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Losing Our Children: Who Is Responsible?

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I watch my children use blocks to build a large structure, observing the trepidation with which they add each block. As the structure becomes larger there is a greater risk of it collapsing, thus bringing an end to an hour of playful labor. I anticipate what will happen when one child adds a block to the top floor, compromising the integrity of the building and resulting in the collapse of the entire structure. The argument that ensues is predictable, as each child blames the other for “ruining” the fun. As an adult, I wonder about the need to attribute blame. Will assigning blame be instrumental in rebuilding the structure?

So many of our children are lacking inspiration and connection to Judaism, causing some to leave the ways of their ancestors and embrace other lifestyles. Does it actually help to attribute blame?

No. A more useful system would be one that acknowledges those responsible for educating our children and their success in forming our nation’s future. Then we can guide these people and hold them accountable for their roles in cultivating inspiration, connection, and motivation in our children.

What is a more stable investment–gold or oil? One might suggest that both have their advantages – during different stages of economic cycles. The one fact that separates the two is intrinsic value. Most applications of gold can be replaced, and if the world were depleted of gold, there would not be a dramatic impact. The value of gold is determined by investors and the market, but gold itself is not a commodity we can’t live without. Presently, oil is so much a staple of our daily lives it has become irreplaceable. If oil would disappear tomorrow, it could not be immediately replaced in our cars, heating, and electric grids. Oil is a prerequisite for the smooth running of our daily lives, as it has value that is specific and unique.

Each child has a unique value that is irreplaceable. And so our educational goals for each child must be unique and special. Hashem gave each child a distinctive set of talents and gifts with which he is supposed to make an inimitable contribution to the world. Our job as parents and educators is to assist him or her in finding those talents and traits. After we find these individually tailored set of gifts, we must teach him to develop them and find a way to use them to make his world and the world at large a better place. That is part of our unique role. Chazal tell us that just as each person has a different face, so too are their thoughts and qualities different. Every child should feel like a commodity that the world cannot live without.

The longest parsha in the Torah is Naso, for it repeats the sacrifices brought by the nesiim, the heads of Shivtei Yisrael, 12 times. The sacrifices were basically the same; why does the Torah, always so careful with choice of words, spend 12 paragraphs repeating the details of each one? The Torah could have easily mentioned the details of the sacrifice in one paragraph and listed all the names of the princes. This would have spared 11 paragraphs of precious Torah real estate!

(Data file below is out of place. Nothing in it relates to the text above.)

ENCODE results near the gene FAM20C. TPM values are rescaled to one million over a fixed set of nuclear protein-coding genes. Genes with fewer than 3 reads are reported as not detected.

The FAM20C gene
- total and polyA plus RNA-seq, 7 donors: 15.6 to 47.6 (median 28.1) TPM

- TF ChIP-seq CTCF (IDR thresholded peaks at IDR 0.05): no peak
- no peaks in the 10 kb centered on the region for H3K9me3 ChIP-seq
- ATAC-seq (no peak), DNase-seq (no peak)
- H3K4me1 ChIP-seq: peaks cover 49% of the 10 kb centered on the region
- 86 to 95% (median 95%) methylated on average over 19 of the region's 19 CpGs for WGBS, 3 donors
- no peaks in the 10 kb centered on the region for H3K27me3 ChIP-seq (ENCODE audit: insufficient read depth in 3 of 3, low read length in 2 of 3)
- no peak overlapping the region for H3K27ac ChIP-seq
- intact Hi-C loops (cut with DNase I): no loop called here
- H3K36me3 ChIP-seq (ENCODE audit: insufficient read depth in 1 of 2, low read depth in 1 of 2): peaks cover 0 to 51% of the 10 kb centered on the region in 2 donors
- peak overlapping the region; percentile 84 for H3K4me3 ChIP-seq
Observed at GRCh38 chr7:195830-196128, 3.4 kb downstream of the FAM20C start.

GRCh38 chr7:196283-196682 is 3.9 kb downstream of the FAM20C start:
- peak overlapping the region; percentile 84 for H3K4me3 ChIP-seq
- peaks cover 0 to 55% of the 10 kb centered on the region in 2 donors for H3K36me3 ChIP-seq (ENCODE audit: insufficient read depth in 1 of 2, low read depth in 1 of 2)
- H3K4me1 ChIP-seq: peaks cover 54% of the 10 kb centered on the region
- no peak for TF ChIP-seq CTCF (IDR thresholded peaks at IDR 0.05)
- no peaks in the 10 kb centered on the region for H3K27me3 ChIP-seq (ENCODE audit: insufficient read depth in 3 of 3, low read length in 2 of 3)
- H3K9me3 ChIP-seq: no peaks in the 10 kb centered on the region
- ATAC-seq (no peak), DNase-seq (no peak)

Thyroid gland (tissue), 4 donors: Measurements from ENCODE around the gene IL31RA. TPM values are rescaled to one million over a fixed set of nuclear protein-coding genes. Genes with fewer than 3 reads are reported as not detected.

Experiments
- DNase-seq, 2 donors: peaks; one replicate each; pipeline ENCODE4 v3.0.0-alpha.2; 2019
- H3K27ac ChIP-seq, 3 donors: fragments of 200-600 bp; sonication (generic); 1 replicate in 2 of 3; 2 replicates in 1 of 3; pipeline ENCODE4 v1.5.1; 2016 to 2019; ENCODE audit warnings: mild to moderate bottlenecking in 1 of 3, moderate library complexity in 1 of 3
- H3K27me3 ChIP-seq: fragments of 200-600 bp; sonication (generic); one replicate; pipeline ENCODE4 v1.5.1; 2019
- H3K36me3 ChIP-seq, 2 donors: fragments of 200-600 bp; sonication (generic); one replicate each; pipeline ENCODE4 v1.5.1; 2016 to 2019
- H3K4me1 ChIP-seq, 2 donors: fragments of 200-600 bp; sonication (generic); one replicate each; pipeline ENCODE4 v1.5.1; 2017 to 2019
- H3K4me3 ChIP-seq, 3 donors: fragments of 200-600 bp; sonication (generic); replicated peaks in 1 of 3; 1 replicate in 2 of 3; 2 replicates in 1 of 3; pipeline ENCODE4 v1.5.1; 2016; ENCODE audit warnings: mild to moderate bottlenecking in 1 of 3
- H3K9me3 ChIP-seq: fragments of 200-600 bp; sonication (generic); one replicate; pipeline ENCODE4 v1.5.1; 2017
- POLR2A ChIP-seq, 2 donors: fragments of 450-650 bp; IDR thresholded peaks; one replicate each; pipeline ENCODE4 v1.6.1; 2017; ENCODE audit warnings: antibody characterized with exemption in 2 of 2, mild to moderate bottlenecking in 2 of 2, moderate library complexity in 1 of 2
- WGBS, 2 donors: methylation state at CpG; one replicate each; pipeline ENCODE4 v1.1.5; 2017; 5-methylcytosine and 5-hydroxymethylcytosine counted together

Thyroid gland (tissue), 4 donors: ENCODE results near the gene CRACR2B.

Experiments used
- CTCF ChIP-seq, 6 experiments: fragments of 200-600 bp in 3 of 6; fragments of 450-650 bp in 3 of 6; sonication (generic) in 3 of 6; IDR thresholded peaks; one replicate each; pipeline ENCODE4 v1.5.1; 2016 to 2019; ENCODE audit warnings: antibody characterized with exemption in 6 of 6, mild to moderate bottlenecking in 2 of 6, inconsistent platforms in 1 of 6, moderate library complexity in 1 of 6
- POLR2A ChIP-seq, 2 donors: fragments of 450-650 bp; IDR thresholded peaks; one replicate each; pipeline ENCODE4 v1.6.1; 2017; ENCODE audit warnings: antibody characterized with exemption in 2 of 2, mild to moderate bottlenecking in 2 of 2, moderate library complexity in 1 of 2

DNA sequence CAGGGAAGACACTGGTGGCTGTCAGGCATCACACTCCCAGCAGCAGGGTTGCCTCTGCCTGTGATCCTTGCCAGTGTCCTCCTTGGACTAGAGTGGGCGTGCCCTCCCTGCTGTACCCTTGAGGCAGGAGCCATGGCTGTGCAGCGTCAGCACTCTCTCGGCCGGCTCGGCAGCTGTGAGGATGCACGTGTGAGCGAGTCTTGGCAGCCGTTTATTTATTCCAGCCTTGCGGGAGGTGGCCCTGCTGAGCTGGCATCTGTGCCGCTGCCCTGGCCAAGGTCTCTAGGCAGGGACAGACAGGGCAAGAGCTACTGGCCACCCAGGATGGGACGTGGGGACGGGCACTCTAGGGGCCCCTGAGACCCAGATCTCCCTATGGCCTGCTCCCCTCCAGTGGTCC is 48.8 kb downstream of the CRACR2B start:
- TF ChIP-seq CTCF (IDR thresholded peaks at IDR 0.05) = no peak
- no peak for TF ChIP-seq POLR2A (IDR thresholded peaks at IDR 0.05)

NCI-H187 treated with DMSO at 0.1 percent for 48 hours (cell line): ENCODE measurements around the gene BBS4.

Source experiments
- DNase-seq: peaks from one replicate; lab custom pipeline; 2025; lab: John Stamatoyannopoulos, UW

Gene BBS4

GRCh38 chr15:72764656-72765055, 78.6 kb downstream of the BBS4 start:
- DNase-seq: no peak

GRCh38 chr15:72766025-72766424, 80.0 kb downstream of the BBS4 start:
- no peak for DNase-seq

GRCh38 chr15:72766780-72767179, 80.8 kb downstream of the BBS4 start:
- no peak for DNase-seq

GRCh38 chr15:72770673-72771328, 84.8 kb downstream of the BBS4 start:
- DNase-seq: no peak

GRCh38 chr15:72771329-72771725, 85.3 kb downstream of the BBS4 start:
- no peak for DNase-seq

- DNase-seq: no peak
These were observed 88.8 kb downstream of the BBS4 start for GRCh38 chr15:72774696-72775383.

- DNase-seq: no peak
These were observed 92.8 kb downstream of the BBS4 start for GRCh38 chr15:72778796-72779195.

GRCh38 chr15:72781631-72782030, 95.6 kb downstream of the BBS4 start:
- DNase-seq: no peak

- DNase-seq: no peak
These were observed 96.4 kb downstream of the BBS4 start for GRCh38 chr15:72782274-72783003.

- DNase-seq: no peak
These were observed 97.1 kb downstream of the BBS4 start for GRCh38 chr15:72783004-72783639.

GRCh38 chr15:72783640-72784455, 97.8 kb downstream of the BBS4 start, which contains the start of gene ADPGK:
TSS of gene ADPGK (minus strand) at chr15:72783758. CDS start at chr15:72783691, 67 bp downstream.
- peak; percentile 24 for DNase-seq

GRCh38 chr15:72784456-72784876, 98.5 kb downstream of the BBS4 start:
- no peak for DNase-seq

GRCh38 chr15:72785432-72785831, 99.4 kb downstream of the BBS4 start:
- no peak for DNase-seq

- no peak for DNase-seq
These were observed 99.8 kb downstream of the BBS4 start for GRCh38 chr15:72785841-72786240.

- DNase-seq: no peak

Chazal teach that each prince and his sacrifice was unique and special in the eyes of Hashem, even though each sacrifice was the same. This lesson is the key to success in today’s chinuch. Each child must feel special and important. Each child must realize that he is an integral and irreplaceable member of his family, classroom, community, and the world at large. Each child must be nurtured to identify his gifts and appreciate his individual greatness. It is not always easy for parents or teachers to find the G-d given uniqueness in each child, and it is even harder to cultivate them. A good teacher can hear the same answer being given by multiple children and make each child feel good about his response. More important, perhaps, is finding a way to make a child feel positive after giving an incorrect answer, giving encouragement for his effort and thought. Chazal tell us that there are 70 unique faces to the Torah, each with a different approach and answer. We should strive to see the diverse faces in our classrooms and homes, even though each face presents with a different style, attitude, behavioral presentation or life view. Different does not always mean wrong; it can be valued and appreciated.

About the Author: Rabbi Gil Frieman is the pulpit Rabbi of Jewish Center Nachlat Zion, the home of Ohr Naava. He is certified as a shochet, sofer, and has given lectures in the United States, Canada, and throughout Eretz Yisroel. Rabbi Frieman is currently the American Director of seminaries Darchei Binah, Afikei Torah, and Chochmas Lev in Eretz Yisroel, and teaches in Nefesh High School, Camp Tubby during the summers, and lectures weekly at Ohr Naava. In addition, Rabbi Frieman teaches all tracks in Ateres Naava Seminary. He is a highly anticipated speaker on TorahAnytime.com where he speaks live most Wednesday nights at 9:00pm EST.


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I watch my children use blocks to build a large structure, observing the trepidation with which they add each block. As the structure becomes larger there is a greater risk of it collapsing, thus bringing an end to an hour of playful labor. I anticipate what will happen when one child adds a block to the top floor, compromising the integrity of the building and resulting in the collapse of the entire structure. The argument that ensues is predictable, as each child blames the other for “ruining” the fun. As an adult, I wonder about the need to attribute blame. Will assigning blame be instrumental in rebuilding the structure?

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